Oct 28 2020
Poetry Review – GRIMOIRE: Edmund Prestwich admires Robin Roberson’s invocation of dark powers in his new collection
The hardback of Grimoire is a physically beautiful production on cream paper that harmonises with the colour scheme of the dust jacket. It’s illustrated by Tim Robertson with silhouette drawings that combine expressive delicacy with often disturbing power. They both support and complement the text, in a way that isn’t always true of books which combine poetry and pictures. My concern here, though, is with Robin Robertson’s words and their own highly distinctive power.
A ‘grimoire’ is ‘A manual of black magic supposedly used to cast spells, invoke demons etc,’ (SOED). Robertson’s book isn’t a manual in form – its subtitle is New Scottish Folk Tales – but he gives imaginative life to demons and other dark powers by the vividness of the tales he tells.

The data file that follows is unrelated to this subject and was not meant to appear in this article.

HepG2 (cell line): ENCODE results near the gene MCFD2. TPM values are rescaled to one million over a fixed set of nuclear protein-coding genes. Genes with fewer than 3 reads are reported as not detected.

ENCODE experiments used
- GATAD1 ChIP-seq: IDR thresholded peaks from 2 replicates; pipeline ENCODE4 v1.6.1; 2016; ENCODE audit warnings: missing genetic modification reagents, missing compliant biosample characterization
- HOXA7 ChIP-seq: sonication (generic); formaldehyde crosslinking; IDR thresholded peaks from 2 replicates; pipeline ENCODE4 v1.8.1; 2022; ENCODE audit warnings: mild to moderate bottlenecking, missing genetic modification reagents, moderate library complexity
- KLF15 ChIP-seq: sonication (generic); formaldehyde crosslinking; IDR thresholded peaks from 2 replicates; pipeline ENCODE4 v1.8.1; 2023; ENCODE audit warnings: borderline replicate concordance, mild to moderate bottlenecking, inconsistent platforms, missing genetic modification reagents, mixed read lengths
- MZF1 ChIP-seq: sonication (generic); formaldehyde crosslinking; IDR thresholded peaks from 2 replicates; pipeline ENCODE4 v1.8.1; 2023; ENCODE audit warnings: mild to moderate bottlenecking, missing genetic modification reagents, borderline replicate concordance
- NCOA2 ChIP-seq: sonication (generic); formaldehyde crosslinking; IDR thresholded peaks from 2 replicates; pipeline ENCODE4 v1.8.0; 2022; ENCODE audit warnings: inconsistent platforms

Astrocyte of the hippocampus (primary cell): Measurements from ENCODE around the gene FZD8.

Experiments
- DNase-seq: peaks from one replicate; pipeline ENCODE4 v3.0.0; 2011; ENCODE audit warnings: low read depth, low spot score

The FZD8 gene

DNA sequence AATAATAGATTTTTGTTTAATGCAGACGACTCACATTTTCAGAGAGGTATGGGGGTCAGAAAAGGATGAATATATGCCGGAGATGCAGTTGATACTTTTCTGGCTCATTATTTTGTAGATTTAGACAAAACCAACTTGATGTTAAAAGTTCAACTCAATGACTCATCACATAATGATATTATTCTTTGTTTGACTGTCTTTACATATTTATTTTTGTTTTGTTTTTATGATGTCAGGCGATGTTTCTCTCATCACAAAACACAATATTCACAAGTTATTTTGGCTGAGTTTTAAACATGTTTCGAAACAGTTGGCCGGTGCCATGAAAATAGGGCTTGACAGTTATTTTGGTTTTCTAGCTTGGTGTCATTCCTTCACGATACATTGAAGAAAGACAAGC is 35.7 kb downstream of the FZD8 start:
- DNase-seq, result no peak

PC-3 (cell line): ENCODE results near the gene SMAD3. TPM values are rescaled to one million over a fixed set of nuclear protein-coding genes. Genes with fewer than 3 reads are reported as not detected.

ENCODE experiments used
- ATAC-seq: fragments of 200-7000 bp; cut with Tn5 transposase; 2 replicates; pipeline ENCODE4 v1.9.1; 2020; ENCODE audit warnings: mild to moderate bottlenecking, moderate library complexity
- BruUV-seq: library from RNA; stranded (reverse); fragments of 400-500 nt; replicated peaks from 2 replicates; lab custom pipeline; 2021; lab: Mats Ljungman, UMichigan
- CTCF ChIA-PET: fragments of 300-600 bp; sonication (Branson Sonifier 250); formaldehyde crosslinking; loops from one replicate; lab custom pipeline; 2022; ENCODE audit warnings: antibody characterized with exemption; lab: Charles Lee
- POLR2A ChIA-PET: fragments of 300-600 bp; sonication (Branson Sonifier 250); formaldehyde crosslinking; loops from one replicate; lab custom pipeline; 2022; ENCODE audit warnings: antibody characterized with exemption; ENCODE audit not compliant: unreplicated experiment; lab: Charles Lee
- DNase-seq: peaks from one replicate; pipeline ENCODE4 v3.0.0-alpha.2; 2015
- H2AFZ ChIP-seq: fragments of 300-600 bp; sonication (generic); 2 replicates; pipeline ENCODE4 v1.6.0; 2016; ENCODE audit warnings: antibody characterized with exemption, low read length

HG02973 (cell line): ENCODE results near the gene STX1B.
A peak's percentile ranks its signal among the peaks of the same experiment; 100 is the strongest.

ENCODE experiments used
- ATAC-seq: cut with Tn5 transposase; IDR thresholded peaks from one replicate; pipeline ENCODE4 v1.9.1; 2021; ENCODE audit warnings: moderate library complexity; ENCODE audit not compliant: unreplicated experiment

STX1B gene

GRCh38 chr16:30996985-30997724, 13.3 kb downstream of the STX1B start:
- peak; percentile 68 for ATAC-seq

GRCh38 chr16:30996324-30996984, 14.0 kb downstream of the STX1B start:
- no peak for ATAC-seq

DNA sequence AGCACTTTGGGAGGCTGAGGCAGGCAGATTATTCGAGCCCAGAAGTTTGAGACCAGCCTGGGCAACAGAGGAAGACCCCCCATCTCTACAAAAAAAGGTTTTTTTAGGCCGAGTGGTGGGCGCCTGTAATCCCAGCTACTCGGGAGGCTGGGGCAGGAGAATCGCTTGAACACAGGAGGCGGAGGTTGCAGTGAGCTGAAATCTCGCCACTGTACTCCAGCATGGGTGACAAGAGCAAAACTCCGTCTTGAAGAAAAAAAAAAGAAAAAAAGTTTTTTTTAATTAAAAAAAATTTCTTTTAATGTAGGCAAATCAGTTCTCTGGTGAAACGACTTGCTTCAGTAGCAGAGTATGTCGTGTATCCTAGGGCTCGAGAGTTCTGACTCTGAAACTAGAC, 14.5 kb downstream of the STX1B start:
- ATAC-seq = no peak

We feel his narrative power from the first. “Through the Struan Door” begins ‘There is the story of a boy, fetched from the water’, and we’re hooked, in the most elementary way, by the promise of a story, the mystery that hangs around it, and the elemental nature of the counters – ‘a boy’, ‘the water’. Then of course Robertson has to maintain momentum and he does so brilliantly, sweeping us through a rapid series of startling events. The boy angers a witch by accidentally drinking from a potion he’s making for her; he flees her through a series of transformations, each of which she counters by a transformation of her own. Finally he tries to hide as an ear of corn. She turns into a rat and eats him but instead of dying he impregnates her. She carries him for nine months, planning to cut his throat when he’s born, but he’s too beautiful to kill so she pushes him out to sea in a leather bag in a coracle. Almost every line brings a twist in the chess game of transformations till we hit this wonderful modulation from action to emotion and reflection: